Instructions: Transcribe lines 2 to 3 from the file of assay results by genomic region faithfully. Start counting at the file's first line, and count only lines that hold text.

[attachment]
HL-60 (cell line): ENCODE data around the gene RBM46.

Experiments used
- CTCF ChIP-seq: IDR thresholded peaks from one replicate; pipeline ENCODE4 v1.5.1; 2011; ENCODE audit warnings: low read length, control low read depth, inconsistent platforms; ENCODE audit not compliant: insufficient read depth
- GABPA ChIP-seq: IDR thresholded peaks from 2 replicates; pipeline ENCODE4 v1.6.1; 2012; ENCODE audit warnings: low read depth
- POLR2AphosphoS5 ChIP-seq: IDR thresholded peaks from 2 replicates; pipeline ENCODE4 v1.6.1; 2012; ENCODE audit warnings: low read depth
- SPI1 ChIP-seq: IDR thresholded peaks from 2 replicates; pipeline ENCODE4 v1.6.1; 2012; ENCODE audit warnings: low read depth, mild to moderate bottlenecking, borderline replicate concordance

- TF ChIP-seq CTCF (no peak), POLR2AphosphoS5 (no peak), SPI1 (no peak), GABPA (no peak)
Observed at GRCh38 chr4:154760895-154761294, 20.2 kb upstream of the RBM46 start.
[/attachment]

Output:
Experiments used
- CTCF ChIP-seq: IDR thresholded peaks from one replicate; pipeline ENCODE4 v1.5.1; 2011; ENCODE audit warnings: low read length, control low read depth, inconsistent platforms; ENCODE audit not compliant: insufficient read depth